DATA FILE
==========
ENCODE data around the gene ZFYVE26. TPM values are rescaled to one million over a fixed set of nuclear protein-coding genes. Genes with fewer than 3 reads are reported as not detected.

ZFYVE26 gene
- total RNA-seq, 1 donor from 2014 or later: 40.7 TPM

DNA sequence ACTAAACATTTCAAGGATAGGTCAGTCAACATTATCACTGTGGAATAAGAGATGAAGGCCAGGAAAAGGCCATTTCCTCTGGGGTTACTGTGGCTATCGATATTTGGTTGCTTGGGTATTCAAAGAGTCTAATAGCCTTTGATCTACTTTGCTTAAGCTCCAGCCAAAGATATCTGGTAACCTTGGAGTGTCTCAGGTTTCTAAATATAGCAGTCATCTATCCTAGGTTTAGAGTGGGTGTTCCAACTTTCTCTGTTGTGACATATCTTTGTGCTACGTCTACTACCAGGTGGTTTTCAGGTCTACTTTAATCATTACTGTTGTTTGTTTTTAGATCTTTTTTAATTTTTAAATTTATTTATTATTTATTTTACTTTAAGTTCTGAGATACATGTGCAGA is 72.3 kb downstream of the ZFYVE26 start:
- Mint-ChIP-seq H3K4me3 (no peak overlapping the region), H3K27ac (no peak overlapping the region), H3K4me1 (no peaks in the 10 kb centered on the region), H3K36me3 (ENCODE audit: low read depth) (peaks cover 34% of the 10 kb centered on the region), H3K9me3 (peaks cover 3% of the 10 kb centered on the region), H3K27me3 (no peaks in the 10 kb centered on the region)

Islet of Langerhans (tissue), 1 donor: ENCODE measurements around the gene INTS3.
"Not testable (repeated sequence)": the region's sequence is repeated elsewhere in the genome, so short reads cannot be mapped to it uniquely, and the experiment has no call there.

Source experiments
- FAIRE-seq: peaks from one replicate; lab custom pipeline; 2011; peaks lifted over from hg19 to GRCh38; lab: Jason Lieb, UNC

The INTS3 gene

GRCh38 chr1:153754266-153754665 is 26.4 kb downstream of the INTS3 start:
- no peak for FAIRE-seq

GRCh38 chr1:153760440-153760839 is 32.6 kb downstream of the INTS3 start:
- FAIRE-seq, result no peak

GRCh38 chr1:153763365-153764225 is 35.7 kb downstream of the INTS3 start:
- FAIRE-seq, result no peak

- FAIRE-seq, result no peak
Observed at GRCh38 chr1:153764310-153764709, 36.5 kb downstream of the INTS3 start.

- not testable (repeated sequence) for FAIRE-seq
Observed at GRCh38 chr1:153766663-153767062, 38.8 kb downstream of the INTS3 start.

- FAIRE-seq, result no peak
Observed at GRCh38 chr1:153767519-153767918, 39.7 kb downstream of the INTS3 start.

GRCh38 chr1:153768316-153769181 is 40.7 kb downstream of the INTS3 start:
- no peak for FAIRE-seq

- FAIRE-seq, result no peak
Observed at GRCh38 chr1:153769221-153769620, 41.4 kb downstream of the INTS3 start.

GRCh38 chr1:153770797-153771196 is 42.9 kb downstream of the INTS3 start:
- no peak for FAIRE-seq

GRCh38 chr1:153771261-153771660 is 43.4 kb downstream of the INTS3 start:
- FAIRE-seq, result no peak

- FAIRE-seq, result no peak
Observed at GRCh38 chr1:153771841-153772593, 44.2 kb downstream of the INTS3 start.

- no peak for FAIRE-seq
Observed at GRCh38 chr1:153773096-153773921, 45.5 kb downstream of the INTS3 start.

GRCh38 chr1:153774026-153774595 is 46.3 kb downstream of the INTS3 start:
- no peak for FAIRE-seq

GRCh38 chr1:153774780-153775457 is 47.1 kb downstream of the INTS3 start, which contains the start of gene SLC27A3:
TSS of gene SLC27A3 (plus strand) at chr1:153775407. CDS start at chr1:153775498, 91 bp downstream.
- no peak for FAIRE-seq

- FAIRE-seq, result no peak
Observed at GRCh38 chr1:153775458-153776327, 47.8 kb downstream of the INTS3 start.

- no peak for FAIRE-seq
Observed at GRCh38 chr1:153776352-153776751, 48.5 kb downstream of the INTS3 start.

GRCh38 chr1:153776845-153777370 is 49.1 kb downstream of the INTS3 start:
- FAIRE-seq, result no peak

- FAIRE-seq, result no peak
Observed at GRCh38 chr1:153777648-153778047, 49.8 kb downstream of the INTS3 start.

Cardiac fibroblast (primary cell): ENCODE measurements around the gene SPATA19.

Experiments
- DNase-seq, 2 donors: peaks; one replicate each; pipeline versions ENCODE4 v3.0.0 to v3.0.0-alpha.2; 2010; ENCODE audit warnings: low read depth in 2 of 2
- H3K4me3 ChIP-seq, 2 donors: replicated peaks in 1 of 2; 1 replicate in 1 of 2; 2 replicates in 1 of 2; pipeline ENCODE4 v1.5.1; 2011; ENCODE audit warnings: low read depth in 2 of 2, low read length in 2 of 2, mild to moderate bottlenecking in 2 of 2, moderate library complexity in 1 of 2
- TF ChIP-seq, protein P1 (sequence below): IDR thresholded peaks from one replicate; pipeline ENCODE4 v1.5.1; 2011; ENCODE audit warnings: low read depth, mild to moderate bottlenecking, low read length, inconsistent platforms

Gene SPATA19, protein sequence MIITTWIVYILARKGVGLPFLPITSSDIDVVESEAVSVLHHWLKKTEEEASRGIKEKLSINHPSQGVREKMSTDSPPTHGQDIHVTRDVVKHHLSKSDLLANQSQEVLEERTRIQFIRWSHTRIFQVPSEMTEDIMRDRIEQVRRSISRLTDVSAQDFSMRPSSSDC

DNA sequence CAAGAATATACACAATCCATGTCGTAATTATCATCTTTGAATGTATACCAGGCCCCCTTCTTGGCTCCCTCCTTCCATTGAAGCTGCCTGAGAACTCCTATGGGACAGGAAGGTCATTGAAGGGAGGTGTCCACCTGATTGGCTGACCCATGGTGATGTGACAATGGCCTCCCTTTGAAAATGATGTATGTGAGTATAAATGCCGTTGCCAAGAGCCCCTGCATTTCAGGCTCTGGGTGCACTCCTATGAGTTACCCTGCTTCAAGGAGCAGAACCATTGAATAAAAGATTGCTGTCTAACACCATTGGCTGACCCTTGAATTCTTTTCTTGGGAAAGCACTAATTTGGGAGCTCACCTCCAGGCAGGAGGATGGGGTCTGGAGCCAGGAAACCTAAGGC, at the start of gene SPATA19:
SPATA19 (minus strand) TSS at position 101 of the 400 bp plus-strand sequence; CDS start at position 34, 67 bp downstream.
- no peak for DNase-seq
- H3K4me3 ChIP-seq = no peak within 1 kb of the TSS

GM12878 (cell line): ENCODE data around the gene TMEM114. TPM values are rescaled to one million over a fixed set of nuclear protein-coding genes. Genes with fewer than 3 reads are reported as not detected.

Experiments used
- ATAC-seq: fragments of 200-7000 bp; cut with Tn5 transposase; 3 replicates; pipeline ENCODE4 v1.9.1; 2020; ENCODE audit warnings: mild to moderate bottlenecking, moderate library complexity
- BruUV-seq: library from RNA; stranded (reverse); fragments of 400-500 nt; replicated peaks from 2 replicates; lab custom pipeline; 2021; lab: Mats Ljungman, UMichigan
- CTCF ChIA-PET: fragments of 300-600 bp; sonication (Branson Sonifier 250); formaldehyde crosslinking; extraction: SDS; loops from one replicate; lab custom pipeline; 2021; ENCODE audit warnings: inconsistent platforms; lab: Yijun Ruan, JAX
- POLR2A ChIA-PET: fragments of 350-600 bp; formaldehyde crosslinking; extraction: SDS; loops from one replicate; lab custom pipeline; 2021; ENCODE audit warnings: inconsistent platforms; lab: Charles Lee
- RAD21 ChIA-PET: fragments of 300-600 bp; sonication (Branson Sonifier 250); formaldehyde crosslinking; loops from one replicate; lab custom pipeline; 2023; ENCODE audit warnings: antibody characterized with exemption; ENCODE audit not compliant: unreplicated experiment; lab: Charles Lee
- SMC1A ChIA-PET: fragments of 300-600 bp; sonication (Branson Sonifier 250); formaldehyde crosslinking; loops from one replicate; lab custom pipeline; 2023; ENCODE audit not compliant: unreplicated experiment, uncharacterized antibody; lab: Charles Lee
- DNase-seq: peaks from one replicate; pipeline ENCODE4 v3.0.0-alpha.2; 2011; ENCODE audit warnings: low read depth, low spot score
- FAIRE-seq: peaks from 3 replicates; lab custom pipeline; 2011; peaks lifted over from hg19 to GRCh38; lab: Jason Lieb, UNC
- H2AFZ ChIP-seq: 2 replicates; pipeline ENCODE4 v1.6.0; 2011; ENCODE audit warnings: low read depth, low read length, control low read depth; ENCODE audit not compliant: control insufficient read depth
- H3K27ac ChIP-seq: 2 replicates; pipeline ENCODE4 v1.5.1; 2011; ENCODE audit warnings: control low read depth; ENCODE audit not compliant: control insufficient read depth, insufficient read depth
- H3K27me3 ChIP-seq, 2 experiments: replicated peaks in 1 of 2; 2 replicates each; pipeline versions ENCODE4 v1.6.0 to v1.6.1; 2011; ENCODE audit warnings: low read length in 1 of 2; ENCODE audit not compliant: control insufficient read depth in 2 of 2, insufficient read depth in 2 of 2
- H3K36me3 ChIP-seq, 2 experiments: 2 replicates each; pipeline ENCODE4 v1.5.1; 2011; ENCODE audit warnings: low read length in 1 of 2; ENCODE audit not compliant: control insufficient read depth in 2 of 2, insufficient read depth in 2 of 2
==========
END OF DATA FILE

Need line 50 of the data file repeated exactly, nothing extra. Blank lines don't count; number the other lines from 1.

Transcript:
- DNase-seq, 2 donors: peaks; one replicate each; pipeline versions ENCODE4 v3.0.0 to v3.0.0-alpha.2; 2010; ENCODE audit warnings: low read depth in 2 of 2